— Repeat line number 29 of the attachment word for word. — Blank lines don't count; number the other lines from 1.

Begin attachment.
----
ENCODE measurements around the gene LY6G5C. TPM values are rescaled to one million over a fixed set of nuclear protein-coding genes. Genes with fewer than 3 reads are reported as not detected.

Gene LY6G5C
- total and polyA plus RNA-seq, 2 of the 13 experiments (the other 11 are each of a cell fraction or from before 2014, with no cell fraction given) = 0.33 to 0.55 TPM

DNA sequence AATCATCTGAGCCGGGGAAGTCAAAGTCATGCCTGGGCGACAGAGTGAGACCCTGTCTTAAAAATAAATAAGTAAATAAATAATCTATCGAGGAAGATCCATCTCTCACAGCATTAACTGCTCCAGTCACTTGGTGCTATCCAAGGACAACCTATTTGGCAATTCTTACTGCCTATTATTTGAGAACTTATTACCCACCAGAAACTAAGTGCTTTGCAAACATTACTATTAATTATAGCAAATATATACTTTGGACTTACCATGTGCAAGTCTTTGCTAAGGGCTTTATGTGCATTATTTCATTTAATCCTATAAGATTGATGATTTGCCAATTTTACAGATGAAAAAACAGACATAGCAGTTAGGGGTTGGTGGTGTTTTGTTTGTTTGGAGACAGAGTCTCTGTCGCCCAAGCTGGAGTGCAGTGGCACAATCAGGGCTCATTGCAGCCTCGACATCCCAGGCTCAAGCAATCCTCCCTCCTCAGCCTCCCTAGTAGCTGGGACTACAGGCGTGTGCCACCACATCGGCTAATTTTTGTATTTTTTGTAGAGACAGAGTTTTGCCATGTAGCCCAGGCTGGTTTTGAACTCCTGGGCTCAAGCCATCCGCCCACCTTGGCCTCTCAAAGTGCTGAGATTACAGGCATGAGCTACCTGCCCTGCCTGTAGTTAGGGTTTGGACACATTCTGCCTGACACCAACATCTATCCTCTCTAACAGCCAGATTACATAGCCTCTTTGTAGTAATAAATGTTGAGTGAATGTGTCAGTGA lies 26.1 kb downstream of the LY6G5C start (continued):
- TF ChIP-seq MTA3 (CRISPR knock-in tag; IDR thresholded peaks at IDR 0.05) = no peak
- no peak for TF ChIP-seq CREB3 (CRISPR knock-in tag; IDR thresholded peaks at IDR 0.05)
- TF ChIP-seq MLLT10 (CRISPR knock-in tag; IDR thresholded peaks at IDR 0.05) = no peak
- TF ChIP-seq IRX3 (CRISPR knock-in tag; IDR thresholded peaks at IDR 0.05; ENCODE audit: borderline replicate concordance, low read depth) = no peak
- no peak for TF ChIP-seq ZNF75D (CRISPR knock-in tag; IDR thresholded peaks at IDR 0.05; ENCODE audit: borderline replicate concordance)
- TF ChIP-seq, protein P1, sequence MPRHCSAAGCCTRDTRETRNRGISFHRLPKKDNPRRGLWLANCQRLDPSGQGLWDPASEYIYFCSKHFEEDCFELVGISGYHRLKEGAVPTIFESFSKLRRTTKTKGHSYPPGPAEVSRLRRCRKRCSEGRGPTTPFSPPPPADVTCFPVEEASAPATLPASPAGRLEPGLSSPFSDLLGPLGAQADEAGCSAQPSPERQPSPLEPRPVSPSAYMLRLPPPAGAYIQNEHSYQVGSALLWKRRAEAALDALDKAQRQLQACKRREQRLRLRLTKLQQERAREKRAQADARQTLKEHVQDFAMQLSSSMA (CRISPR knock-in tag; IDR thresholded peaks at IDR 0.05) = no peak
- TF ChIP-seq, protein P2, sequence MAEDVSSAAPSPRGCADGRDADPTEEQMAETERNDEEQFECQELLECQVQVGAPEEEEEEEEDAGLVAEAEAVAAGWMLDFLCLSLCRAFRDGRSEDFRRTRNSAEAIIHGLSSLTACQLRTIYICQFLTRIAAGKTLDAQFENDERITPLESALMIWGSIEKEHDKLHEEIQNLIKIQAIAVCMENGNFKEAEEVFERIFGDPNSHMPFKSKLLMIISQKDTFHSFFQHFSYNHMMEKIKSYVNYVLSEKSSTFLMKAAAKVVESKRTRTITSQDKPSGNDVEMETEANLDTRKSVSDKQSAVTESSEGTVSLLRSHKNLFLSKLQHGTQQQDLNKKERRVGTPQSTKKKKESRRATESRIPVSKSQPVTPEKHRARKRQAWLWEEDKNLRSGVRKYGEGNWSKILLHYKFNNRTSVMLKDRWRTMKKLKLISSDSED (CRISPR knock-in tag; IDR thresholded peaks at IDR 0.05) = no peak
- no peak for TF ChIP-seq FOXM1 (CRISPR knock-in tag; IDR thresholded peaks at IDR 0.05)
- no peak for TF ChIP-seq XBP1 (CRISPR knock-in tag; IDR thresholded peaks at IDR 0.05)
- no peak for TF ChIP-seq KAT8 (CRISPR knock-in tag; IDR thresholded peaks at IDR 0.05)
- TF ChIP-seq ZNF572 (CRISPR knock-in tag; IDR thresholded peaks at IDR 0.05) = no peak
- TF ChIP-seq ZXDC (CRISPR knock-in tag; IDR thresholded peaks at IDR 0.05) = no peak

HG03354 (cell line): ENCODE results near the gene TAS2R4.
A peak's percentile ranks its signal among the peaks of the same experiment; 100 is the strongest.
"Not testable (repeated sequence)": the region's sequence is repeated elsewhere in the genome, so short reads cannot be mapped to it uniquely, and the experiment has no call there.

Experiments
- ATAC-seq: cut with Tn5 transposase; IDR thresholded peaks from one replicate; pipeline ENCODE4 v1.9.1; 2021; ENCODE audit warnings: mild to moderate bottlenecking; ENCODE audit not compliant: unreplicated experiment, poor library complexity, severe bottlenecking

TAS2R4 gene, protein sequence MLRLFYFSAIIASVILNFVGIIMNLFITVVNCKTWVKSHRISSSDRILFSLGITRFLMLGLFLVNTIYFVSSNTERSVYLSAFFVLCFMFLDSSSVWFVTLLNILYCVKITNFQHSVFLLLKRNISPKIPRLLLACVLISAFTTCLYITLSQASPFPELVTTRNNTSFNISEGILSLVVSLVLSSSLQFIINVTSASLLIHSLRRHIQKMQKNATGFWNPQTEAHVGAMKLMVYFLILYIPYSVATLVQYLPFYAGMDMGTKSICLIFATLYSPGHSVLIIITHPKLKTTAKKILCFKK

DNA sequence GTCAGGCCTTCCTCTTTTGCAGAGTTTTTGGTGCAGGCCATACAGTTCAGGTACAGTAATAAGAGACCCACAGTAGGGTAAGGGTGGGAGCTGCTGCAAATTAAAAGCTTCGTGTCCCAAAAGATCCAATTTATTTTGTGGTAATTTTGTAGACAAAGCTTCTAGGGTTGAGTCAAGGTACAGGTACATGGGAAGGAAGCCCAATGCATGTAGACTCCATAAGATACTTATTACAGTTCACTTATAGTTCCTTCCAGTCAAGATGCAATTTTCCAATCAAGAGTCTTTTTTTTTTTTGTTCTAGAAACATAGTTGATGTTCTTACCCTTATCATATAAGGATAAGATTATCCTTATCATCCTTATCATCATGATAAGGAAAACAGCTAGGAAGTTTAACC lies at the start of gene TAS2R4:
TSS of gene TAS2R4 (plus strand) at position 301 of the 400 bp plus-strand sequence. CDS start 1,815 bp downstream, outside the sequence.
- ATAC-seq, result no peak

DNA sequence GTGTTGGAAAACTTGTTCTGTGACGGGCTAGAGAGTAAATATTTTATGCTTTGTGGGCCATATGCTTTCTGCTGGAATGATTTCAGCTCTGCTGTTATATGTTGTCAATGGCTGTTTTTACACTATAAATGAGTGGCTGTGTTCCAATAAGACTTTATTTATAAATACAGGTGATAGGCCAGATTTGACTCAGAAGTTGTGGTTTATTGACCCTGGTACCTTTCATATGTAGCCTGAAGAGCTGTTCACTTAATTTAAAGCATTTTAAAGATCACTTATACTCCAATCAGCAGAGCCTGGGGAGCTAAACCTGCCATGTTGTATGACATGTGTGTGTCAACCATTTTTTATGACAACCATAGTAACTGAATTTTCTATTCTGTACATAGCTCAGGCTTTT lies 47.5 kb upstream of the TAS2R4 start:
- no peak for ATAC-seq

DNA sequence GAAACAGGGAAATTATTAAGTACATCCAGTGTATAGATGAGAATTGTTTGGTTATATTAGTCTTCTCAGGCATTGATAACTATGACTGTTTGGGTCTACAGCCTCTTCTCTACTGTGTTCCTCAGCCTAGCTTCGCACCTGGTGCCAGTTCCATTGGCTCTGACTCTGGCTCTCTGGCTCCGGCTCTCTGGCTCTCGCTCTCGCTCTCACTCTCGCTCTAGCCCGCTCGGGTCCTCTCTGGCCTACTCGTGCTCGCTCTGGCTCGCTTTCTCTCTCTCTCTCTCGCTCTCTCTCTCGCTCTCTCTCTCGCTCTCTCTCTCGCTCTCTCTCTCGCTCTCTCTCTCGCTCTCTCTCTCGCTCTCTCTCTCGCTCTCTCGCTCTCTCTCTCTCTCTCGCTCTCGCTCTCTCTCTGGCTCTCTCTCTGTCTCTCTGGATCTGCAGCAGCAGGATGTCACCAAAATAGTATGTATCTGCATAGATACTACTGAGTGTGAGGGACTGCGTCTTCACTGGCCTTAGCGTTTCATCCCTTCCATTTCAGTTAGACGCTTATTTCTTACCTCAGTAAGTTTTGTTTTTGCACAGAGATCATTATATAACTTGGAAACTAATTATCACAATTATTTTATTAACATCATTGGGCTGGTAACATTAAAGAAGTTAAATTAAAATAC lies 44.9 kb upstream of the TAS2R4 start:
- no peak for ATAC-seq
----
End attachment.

- no peak for ATAC-seq